DAYTON, Ohio — No one said running a peace museum in an Air Force town would be easy.
Not that Jerry Leggett is complaining. Trustees of the Dayton International Peace Museum recently hired Leggett as the institution’s first full-time, paid executive director, charging him with bringing what they bill as the nation’s only peace museum firmly into the 21st century.
One of Leggett’s first actions: Removing a placard from the museum’s “peace mobile” RV.
“I took down a sign on the peace mobile that said ‘War is not the answer,’” Leggett said in an interview at the Monument Avenue three-story building that is the museum’s home. “Because that’s not the message I want people to see.”
It will take more than quoting John Lennon or other notable left-of-center figures to strengthen the museum, Leggett believes.
“That’s kind of over, in a way,” he said.
He envisions a place where people might talk intelligently about guns or bullying, a place where people can check out books, where they can watch a music video or play an acoustic guitar. A place where visitors can scan smart phones over a QR code and see a digital exhibit. A place where people of any political disposition can be comfortable.
“It’s a museum,” Leggett said. “Everything can move.”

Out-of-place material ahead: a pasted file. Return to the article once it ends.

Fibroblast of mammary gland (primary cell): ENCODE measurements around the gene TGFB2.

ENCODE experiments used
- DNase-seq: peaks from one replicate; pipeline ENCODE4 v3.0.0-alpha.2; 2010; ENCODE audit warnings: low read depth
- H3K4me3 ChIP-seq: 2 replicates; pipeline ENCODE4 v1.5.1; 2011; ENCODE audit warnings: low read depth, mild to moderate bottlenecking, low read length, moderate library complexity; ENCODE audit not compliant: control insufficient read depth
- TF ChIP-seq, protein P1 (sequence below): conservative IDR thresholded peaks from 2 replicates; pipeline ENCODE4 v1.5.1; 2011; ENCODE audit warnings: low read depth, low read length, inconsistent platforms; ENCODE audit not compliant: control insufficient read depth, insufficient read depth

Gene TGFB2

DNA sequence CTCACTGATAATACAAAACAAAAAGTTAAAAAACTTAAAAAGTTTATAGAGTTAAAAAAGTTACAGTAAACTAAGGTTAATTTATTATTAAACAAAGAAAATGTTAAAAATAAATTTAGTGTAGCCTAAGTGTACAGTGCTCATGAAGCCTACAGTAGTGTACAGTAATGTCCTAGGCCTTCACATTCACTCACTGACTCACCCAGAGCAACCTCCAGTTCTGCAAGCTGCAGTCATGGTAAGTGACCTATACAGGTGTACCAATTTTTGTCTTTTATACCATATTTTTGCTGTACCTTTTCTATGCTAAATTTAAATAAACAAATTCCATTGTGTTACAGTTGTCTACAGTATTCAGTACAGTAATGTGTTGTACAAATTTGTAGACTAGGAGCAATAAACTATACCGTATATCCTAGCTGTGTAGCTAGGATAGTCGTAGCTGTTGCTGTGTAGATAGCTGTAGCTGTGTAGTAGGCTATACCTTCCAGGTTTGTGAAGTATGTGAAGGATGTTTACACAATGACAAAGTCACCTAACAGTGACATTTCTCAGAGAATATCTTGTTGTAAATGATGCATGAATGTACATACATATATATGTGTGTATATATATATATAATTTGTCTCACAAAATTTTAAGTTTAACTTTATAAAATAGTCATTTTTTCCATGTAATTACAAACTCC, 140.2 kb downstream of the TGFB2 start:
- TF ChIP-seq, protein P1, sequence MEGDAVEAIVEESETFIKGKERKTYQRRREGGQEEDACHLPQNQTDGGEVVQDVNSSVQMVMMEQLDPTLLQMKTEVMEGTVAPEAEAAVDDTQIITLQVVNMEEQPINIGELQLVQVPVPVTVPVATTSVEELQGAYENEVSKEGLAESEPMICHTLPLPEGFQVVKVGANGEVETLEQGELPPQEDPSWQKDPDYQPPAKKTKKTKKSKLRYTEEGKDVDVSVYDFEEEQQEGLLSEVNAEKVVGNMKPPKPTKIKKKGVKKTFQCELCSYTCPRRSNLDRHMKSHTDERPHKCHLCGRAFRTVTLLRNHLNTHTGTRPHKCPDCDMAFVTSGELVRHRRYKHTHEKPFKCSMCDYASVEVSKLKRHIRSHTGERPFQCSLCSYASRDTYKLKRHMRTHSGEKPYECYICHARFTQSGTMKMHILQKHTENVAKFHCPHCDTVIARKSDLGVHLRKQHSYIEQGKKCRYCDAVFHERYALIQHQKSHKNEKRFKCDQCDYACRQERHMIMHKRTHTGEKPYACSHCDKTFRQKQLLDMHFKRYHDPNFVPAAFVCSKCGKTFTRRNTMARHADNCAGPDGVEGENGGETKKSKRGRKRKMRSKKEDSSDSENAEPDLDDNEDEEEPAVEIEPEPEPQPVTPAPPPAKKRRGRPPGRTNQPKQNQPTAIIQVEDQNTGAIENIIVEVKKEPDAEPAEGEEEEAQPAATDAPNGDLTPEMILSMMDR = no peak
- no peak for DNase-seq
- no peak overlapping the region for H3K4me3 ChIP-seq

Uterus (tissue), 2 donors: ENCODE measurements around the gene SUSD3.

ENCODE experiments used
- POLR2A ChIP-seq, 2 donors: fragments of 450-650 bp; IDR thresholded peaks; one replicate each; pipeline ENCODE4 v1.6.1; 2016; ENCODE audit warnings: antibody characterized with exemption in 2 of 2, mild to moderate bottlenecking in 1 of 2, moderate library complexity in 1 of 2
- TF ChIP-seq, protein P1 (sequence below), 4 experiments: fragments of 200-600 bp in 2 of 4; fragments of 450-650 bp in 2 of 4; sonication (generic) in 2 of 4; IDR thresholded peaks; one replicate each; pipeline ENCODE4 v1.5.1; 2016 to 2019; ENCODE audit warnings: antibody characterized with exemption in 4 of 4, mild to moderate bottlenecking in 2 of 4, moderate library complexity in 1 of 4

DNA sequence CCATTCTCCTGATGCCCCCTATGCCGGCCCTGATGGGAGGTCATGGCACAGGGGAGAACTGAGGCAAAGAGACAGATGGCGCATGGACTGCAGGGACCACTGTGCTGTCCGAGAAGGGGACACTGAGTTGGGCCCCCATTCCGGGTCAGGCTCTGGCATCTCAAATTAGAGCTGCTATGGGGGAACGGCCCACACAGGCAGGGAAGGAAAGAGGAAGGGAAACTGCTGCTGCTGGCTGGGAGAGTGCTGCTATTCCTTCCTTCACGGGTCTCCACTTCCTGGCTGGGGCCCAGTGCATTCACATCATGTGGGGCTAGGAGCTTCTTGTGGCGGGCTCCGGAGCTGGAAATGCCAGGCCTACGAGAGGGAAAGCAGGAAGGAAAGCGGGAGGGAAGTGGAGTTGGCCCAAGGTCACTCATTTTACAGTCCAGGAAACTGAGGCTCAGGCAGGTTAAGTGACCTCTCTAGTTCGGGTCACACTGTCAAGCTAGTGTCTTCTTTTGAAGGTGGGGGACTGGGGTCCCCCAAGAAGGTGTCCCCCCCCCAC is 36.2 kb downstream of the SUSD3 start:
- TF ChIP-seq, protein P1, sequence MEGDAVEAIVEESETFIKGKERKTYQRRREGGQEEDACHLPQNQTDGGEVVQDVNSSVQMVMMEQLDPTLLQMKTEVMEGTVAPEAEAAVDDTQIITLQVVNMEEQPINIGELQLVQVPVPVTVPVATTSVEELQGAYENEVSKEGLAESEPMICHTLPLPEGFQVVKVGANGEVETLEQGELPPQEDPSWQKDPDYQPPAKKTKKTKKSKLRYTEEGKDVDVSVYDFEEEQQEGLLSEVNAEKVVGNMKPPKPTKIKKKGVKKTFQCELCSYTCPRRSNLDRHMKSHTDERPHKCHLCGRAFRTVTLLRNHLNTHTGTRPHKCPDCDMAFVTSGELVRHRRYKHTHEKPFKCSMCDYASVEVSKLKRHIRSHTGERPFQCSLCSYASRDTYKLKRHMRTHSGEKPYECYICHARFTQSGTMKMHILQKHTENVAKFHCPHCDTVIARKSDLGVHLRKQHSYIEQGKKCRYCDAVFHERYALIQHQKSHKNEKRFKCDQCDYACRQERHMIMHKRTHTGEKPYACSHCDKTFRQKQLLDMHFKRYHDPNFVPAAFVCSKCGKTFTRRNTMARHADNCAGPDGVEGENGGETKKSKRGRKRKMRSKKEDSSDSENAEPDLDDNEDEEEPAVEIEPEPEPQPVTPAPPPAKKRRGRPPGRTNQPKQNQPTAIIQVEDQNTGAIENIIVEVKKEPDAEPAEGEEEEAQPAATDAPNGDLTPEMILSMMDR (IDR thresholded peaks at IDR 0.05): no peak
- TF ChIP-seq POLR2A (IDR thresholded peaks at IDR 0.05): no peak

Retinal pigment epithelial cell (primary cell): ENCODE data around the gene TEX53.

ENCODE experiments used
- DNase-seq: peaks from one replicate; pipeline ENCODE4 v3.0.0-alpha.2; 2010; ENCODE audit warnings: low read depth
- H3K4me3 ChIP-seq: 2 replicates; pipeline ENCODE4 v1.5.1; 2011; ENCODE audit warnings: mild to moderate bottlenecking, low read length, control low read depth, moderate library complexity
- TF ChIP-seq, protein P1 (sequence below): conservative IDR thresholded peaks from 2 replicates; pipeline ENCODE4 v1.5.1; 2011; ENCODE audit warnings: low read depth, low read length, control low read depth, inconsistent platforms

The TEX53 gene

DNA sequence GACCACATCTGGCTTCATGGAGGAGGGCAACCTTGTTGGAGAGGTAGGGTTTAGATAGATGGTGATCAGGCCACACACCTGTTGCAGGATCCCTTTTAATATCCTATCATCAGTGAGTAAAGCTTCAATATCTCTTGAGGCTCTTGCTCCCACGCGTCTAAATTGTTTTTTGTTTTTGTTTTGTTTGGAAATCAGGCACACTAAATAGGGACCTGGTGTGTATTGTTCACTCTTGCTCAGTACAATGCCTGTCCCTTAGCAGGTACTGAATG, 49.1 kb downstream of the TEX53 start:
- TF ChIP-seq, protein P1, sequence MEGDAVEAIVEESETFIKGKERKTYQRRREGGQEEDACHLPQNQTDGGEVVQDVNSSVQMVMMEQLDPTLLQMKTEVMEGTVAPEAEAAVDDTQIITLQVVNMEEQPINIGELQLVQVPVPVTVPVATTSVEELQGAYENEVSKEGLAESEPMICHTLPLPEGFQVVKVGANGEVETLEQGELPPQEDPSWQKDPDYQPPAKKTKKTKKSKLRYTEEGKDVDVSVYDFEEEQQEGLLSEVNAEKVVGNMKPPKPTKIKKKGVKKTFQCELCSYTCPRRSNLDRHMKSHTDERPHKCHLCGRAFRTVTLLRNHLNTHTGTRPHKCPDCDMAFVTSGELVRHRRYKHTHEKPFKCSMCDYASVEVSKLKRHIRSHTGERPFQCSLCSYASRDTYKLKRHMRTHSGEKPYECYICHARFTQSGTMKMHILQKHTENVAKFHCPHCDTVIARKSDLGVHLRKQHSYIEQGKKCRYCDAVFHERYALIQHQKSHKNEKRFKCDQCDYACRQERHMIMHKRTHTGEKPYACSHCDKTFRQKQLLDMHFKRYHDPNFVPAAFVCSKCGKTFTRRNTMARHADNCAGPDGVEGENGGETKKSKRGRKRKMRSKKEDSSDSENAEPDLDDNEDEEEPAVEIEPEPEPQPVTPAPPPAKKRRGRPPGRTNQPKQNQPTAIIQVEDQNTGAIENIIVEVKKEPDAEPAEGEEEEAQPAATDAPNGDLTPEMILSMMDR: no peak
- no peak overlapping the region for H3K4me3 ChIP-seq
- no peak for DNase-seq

Board members liked what they saw in Leggett, a professional musician with experience in fundraising and volunteer management.
“Hiring a full-time professional director is a bold step forward in the life of the Dayton International Peace Museum,” William Shaw, president of the museum board, said in an email. “Jerry brings fresh energy and a long-standing passion for peace to the museum.”
It’s not lost on museum leaders that Dayton relies on Wright-Patterson Air Force Base, one of the world’s biggest Air Force bases.
“We live in a conflicted society where both children and adults need to learn to respect differences,” said Chris Saunders, the museum’s exhibits coordinator and part of the committee that hired Leggett. “We also live in a community with a major military base, many of whose personnel support the projects of the peace museum.”
Board member Christine Dull said last year the museum spent $10,000 less than budgeted. The museum’s 2014 budget is $113,000, which includes Leggett’s salary, she said.
“This year’s budget is much larger than previous years,” Dull said. “Expanding future programs will require expanding budgets, and our new director has creative ideas for this.”
Leggett said the private museum is “absolutely in the black.” The museum’s building has been paid off, which makes it eligible for some grants. The next challenge is the building of an endowment, Leggett said.
Leggett respects the museum the way he found it, but he also believes changes must be made. He talks of making a cafe part of the site and of building a 4,000-square-foot annex. Older exhibits in the decade-old museum may need to be moved or perhaps removed altogether.
To survive and thrive, the museum must change, he believes.
“It has to happen, or this will become a very cool building that no one comes to visit,” he said.